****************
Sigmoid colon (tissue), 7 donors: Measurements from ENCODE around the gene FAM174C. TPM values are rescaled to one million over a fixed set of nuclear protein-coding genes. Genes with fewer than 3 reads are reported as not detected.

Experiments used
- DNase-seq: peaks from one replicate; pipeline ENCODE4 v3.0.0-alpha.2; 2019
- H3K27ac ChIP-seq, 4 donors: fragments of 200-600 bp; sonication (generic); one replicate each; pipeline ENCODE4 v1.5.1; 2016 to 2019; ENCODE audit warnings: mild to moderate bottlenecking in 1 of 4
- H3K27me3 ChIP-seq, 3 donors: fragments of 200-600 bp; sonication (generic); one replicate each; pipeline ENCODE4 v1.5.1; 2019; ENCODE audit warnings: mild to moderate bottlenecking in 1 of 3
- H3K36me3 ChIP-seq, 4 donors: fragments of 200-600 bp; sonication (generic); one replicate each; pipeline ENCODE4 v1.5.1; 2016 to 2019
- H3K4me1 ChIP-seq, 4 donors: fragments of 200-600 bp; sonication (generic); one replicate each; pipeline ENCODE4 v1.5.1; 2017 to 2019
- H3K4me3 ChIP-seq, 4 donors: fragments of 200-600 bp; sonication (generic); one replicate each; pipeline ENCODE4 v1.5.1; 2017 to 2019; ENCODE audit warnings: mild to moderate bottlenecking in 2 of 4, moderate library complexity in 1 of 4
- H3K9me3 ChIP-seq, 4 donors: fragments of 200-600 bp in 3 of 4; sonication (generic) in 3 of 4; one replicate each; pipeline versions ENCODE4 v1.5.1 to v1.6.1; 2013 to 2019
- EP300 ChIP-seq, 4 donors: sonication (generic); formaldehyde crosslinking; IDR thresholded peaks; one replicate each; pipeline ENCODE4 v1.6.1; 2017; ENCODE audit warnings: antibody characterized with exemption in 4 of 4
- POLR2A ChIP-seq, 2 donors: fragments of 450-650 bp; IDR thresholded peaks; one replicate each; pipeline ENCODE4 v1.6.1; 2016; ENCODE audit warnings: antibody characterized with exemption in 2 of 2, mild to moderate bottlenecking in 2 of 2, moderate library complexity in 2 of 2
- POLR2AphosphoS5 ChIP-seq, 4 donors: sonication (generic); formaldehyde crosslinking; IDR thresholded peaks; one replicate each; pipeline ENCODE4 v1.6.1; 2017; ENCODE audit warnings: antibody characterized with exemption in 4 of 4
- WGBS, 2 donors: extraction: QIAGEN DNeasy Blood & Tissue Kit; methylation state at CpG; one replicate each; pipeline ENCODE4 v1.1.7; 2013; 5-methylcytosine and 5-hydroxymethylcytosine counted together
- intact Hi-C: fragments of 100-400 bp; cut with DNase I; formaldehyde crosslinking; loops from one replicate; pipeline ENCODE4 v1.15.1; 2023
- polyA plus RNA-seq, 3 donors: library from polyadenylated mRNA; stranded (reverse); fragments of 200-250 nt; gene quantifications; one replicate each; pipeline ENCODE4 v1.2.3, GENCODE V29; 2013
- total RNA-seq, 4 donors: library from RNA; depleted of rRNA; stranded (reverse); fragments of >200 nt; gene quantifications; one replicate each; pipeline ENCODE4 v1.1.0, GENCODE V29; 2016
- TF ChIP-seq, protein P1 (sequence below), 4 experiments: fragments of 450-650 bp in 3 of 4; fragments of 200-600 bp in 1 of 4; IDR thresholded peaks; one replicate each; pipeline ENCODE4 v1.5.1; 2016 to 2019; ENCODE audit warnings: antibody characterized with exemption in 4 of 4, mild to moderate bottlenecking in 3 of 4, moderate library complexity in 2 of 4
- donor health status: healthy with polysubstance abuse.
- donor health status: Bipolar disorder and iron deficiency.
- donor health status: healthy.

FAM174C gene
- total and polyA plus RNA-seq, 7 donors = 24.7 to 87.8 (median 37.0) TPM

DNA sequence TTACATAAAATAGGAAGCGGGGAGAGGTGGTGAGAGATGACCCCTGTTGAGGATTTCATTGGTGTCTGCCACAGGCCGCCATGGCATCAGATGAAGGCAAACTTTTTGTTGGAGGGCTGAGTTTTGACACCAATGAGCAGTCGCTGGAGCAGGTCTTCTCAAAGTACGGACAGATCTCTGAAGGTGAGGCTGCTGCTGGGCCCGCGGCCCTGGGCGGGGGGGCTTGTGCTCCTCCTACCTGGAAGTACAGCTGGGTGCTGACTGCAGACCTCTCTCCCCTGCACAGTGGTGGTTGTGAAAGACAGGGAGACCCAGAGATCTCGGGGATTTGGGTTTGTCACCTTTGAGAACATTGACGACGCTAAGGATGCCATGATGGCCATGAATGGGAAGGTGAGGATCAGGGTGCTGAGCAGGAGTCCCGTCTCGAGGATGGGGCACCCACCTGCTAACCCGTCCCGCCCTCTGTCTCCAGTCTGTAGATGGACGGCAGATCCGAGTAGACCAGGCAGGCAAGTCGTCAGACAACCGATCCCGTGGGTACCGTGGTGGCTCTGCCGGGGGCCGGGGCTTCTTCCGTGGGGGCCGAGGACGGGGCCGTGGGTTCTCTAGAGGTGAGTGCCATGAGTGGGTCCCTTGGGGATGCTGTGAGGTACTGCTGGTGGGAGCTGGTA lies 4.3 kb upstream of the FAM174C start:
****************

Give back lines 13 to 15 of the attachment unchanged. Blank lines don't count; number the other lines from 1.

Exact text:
- WGBS, 2 donors: extraction: QIAGEN DNeasy Blood & Tissue Kit; methylation state at CpG; one replicate each; pipeline ENCODE4 v1.1.7; 2013; 5-methylcytosine and 5-hydroxymethylcytosine counted together
- intact Hi-C: fragments of 100-400 bp; cut with DNase I; formaldehyde crosslinking; loops from one replicate; pipeline ENCODE4 v1.15.1; 2023
- polyA plus RNA-seq, 3 donors: library from polyadenylated mRNA; stranded (reverse); fragments of 200-250 nt; gene quantifications; one replicate each; pipeline ENCODE4 v1.2.3, GENCODE V29; 2013